"Don't let them be Autistic..." #AutismIsNotACrime (2013)

Though I am not a regular blogger, I learned about the "Autism is Not a Crime" flash blog being hosted by Gretchen Leary (described here), and I wanted to support my community by participating (some additional great information available here).  I don't know how good this will be given that I'm throwing it together, but here's my contribution.

 There's a pattern that has existed in my life for as long as I can remember.  Not only do I do it, many other people that I know do it as well.  I learn about some type of problem--a robbery, a shooting, a murder.  About some type of horrific event...one of the many ways humans mistreat and harm one another.  And of course, I am saddened for the victims, often offering up a silent prayer for them.  But the very next instant, I do something else.  I close my eyes for a moment, and then I brace myself as I await more information.  And all the while one thought/prayer/chant/fear is running through my head:

"Don't-let-them-be-black-don't-let-them-be-black-don't-let-them-be-black-don't-let-them-be-black-PLEASE GOD don't-let-them-be-black..."

Why? Because I am black.  And I know that if the perpetrator IS black, like me, then there's yet another immense form of baggage that it will carry for me, for my children, for people who look like me, and for people who care about those who look like me.  And no matter how many of us are honest, law-abiding, kind, non-violent people, we are erased every time the person who has done something wrong has skin that looks like mine.

In the last few years, I've added a new thought to the one above.  Because a few years ago, I learned that my beautiful, smart, strong, loving son and daughter, now ages 3 and 5 years, were autistic.  The "failed" M-CHAT, echolalia, ecstatic flapping, hyperlexia, lack of eye contact, different way of socializing, joyful spinning, toe-walking, late speech and later pedantic speech, lining up every object on the planet, fascination with ceiling fans, lights, and spinning items, great attention to detail, sensory sensitivity etc, etc, etc.  My babies were unequivocally, undeniably, unashamedly smack-dab on the autism spectrum.  Once we learned more about autism, it was almost laughable that we hadn't known about them.  And as we learned even more, it became almost laughable that we hadn't known about me...as in time I suspected, and later confirmed, that I was autistic as well.

Autism is many things.  But it is seldom what it is perceived by people to be.  It isn't a tragedy.  It isn't a ravaged life.  It isn't an entity that destroys lives.  It isn't a disease.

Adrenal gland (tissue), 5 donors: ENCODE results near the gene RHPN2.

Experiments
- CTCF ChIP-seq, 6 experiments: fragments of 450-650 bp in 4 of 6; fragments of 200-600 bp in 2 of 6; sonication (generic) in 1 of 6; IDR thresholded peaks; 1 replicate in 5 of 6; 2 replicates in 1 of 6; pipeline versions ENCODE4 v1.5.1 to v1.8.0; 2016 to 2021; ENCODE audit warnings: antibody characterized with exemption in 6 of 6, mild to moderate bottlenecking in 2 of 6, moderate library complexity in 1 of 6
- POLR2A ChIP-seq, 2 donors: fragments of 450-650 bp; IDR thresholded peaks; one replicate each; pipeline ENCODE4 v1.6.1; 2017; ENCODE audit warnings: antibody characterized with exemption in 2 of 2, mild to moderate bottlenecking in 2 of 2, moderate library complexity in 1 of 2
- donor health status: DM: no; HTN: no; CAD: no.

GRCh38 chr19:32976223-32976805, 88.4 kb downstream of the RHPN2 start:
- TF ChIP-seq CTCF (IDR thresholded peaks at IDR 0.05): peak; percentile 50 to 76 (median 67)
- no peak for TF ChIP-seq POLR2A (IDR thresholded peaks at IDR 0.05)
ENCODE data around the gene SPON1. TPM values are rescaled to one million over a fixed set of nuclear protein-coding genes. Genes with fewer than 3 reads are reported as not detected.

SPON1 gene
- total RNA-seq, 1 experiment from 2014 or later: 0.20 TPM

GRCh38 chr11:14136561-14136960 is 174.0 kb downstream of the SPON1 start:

And it sure as heck isn't a crime.

The media seems to enjoy speculating that nearly every school shooter (it's sad that we even have multiple school shooters to compare, but we do) or perpetrator of a violent act is presumed to be on the autism spectrum.  It happens all the time, most recently with the UCSB shooting, and Adam Lanza before that...

Autistics commit crimes, yes.  Just like non-autistics commit crimes.  But statistics show that autistics are more likely to be victims of violent crime than to be perpetrators of violent crime.  We are actually at greater risk than all of you.  If anyone should be afraid, it's US.

We are different.  But different is not a crime.  We are people, just like you.  And our differences should not be pathologized.  Our uniqueness should not be misconstrued as a threat.  Our diagnosis should not be vilified in the way that it is ALL.THE.TIME.

I am raising black children, autistic and non-autistic.  I am already afraid for them.  My 13 year old is soon going to be too old for the bubble of protection that comes with youth--and will have to face life as one of the most difficult things to be in this country: a black male.  But my 3 year old son--my sweet, loving, fun-loving youngest child--will have to face life as male.  And black.  And autistic.  What will that mean for him?  That he will be viewed as a violent, only half-human individual that doesn't deserve to exist because aside from being "flawed," he's also a danger?

As of right now, it means that I will continue to do this: "Don't-let-them-be-black-don't-let-them-be-black-don't-let-them-be-black-don't-let-them-be-black-PLEASE GOD don't-let-them-be-black..."

Followed by:

"Don't-let-them-be-autistic-don't-let-them-be-autistic-don't-let-them-be-autistic-don't-let-them-be-autistic-PLEASE GOD don't-let-them-be-autistic..."  

Photo credit: slideshare.net

Recommended citation: Giwa Onaiwu, Morénike. (2013). "Don't let them be Autistic..." Just Being Me...Who Needs "Normalcy," Anyway? [Personal essay.]


  1. Don't let them be Black. Don't let them be Muslim. Don't let them be Jewish (yes, particularly when we hear of economic crimes, we do say that). And now, Don't let them be autistic. When will the fallacy end that one of us represents all of us? That we are some sort of ticking time bomb, that we all would do the same thing if given the chance, that all of YOU need protection from all of US?

    1. Anonymous06 July

      Sadly, it is human nature to squeeze ideas into categories small enough to fit into small minds. It is counterintuitive to view people as unique individuals and to treat them as such.

      "Profiling," in its broader sense is just easier. Is is lazy. It spares me the trouble of having to think, to make effort.

      It is a sad fact of life that too many people are not willing to make effort.